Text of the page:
Bricks and bouquets, Ron Macintyre

Ties of Blood and Empire: New Zealand Involvement in Middle East Defence and the Suez Crisis 194757
Malcolm Templeton
Auckland University Press in association with the New Zealand Institute of International Affairs, $34.95

Malcolm Templeton, who retired as Deputy Secretary of Foreign Affairs in 1983, has given us for the first time an inside look at how New Zealand reacted and responded to the events which led to the Suez crisis in 1956 and its near‑involvement in the use of naval force. It is an incisive and absorbing study of events which not only hastened the end of empire for the United Kingdom in the Middle East but also led to a significant reappraisal of New Zealand’s subsequent relations with the United Kingdom.

The bulk of the documentary material used in this book comes from archival sources in Wellington, London, private collections in the United States and especially the Alister McIntosh papers, housed in the local Ministry of Foreign Affairs and Trade. Surprisingly, there is little documentary material from Australian archival sources given the importance of trans‑Tasman communications at the official level during the Suez crisis. Also Heikal’s Cairo Documents (1972), a fairly standard work on Egyptian attitudes towards the Suez crisis, does not appear to have been consulted for more rounding on the Arab perspective.

While this book was in progress New Zealand archival material on the Suez crisis was somewhat “monopolised” by Templeton. However, for those of us who had to “wait” the end result has been most gratifying. The book is written in two parts and has 11 chapters, plus five useful appendices. The first part focuses on New Zealand’s defence commitment in the early 1950s and the second on the unfolding Suez crisis of 1956.

Templeton manages to combine a competent academic approach with a diplomat’s insider view of how governments make decisions on defence and contentious foreign policy issues, such as the Suez crisis. He takes us beyond the “blarney” of foreign policy debates in Parliament, official statements and press releases on which earlier studies of the Suez crisis have been written. In the process he tells us, perhaps unwittingly, much about him‑self. For example, he commends senior foreign affairs officials and questions lacklustre performance of certain ministers in the unfolding Middle East crisis. Political appointees ‑ especially to the high commission in London ‑ are not rated highly, as they seem to lack the “practised” eye, “dedication” and “commitment” of the professional diplomat. One could only assume that New Zealand diplomats trained under the Templeton “regime” (1978‑83) would certainly have been practised in the art of writing a perceptive report to the secretary’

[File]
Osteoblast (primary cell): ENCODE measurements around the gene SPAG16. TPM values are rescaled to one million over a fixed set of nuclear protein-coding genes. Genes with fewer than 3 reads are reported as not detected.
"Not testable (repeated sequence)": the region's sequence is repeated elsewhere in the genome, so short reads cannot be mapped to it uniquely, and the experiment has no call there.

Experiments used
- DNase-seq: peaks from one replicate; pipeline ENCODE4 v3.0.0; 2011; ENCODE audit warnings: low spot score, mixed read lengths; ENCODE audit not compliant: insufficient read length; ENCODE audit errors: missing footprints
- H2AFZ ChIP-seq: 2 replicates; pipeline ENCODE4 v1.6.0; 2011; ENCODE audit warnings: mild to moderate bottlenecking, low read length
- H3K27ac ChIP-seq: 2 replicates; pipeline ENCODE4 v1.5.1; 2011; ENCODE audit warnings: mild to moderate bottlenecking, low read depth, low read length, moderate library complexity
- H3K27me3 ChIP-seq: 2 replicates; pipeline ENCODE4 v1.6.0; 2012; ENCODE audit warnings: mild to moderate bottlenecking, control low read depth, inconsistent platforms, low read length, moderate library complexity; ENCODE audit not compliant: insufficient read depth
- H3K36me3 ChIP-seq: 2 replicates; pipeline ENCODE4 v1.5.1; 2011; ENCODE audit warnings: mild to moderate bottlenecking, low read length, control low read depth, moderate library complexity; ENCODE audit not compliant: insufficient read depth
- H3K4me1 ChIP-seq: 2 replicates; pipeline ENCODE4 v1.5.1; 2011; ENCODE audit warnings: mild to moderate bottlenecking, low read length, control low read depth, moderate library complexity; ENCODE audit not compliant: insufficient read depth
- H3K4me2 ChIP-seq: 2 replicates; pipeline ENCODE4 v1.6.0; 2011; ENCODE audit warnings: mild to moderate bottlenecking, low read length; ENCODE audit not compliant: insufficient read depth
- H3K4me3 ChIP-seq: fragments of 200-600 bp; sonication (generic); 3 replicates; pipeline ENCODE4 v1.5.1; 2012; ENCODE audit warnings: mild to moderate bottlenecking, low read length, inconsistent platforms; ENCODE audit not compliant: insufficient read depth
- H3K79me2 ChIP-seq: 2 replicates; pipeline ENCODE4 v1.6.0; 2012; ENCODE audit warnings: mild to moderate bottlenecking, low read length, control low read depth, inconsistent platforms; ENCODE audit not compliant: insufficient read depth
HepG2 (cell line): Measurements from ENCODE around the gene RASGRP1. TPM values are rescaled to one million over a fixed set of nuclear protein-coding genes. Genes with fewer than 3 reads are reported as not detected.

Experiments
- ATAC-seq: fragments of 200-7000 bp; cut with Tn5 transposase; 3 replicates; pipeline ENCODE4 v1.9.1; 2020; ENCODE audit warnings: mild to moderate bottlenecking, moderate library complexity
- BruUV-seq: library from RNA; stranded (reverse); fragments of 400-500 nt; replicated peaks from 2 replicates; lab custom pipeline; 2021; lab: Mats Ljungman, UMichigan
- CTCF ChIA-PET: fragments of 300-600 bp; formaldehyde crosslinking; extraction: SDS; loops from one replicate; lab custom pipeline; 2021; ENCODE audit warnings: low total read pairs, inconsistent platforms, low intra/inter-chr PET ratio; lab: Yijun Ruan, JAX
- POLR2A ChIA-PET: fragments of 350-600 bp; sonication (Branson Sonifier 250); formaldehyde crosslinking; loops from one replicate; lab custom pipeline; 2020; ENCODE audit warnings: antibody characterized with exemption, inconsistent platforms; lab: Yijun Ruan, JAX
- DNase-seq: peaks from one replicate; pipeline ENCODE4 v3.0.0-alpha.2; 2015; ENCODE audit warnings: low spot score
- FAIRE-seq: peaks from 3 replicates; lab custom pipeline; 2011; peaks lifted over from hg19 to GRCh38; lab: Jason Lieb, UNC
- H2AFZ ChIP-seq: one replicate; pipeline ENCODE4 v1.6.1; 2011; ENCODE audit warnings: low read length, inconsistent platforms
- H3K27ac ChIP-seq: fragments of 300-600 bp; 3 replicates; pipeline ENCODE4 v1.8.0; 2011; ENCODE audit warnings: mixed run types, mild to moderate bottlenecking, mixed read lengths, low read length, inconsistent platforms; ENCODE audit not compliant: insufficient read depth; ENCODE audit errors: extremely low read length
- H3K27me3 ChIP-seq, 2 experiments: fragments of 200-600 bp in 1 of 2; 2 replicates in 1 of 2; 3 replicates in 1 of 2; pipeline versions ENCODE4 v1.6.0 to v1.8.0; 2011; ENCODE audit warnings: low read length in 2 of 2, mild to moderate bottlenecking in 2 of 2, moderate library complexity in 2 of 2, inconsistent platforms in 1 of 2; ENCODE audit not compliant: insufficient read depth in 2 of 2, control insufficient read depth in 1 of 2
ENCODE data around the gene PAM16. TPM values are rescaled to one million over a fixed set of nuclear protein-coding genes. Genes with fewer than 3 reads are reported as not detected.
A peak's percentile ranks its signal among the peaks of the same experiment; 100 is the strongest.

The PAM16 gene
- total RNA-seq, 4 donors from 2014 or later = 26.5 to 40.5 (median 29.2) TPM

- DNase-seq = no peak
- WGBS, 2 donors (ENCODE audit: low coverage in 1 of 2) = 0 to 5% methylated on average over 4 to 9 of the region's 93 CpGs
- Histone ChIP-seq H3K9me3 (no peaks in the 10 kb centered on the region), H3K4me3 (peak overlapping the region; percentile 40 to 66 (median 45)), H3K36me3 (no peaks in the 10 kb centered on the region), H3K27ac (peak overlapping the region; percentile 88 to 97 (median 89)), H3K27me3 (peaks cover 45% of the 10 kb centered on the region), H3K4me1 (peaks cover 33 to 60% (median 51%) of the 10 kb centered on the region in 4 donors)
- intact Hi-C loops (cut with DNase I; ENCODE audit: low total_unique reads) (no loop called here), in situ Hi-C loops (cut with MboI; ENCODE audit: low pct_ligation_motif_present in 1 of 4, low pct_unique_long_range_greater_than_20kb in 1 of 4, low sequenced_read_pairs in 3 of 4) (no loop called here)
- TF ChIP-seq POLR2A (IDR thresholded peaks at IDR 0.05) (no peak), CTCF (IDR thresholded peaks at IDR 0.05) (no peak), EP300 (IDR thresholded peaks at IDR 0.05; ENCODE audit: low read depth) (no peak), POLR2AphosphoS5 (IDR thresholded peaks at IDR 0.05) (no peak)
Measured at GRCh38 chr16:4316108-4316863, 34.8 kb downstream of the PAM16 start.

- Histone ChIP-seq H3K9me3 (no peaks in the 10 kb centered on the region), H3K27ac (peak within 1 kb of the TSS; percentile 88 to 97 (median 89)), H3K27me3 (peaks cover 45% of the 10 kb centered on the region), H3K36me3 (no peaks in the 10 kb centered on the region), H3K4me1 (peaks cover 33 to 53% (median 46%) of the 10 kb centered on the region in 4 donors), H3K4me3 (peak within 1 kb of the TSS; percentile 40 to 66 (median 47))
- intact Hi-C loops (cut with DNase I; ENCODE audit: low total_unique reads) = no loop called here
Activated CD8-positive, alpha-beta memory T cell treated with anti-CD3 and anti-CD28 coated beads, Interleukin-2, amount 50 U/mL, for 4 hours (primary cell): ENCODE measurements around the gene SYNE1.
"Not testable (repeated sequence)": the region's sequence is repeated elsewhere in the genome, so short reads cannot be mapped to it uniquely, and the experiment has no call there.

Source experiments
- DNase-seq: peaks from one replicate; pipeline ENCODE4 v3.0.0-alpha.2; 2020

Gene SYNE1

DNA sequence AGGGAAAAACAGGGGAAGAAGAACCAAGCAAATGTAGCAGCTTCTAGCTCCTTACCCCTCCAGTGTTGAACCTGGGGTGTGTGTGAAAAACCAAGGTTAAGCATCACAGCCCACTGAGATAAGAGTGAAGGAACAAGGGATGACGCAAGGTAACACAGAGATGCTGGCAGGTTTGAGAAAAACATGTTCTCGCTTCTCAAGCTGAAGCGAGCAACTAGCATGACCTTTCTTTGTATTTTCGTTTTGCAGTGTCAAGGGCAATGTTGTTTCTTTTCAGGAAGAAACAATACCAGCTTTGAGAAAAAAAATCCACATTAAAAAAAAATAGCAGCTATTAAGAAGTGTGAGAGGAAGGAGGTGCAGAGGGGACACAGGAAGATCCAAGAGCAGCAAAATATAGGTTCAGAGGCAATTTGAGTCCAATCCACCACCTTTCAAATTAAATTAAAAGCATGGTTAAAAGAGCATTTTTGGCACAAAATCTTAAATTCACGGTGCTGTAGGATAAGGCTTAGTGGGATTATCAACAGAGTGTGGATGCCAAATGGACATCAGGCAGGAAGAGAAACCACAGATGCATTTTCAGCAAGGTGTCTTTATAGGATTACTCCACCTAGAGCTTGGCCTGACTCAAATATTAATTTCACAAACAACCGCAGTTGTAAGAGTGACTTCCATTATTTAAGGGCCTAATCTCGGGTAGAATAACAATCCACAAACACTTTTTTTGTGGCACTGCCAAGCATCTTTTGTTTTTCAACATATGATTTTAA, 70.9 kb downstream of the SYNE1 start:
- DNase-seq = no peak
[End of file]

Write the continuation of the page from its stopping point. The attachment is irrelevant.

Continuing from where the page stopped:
Templeton is a keen historian at heart. He has an eye for detail and a touch of wit. However his chapters, while full of useful material might have been softened with the use of subheadings.

Unfolding drama

For historical perspective Templeton relates New Zealand’s response to the Suez crisis (1956) to the events that shaped its policies during the 1930s and 1940s. Uppermost in this respect was New Zealand’s commitment to “collective security” through the United Nations and later regional organisations (ANZUS, SEATO).

He argues that New Zealand was essentially anti‑Arab in the 1950s. (The official version is that New Zealand was “neutral” during this period.) But it is not clear from Templeton’s account whether this position derived from its pro‑Jewish stance in 1947 on the United Nations partition resolution, or from earlier experiences of “street” Arabs during two world wars, or both. Using the same confidential papers as the author, it is clear to me that Peter Fraser’s Labour Government (1940-49) was cautiously pro‑Israeli, though Fraser and his deputy, Walter Nash, were more heavily committed on “moral” considerations towards the Jewish state. The bulk of Fraser’s cabinet was dearly committed to the United Nations and Britain, while Israel featured positively only insofar as it did not prejudice relations with Britain or violate United Nations resolutions. This was also the emphasis of the Holland National Government (1950‑57).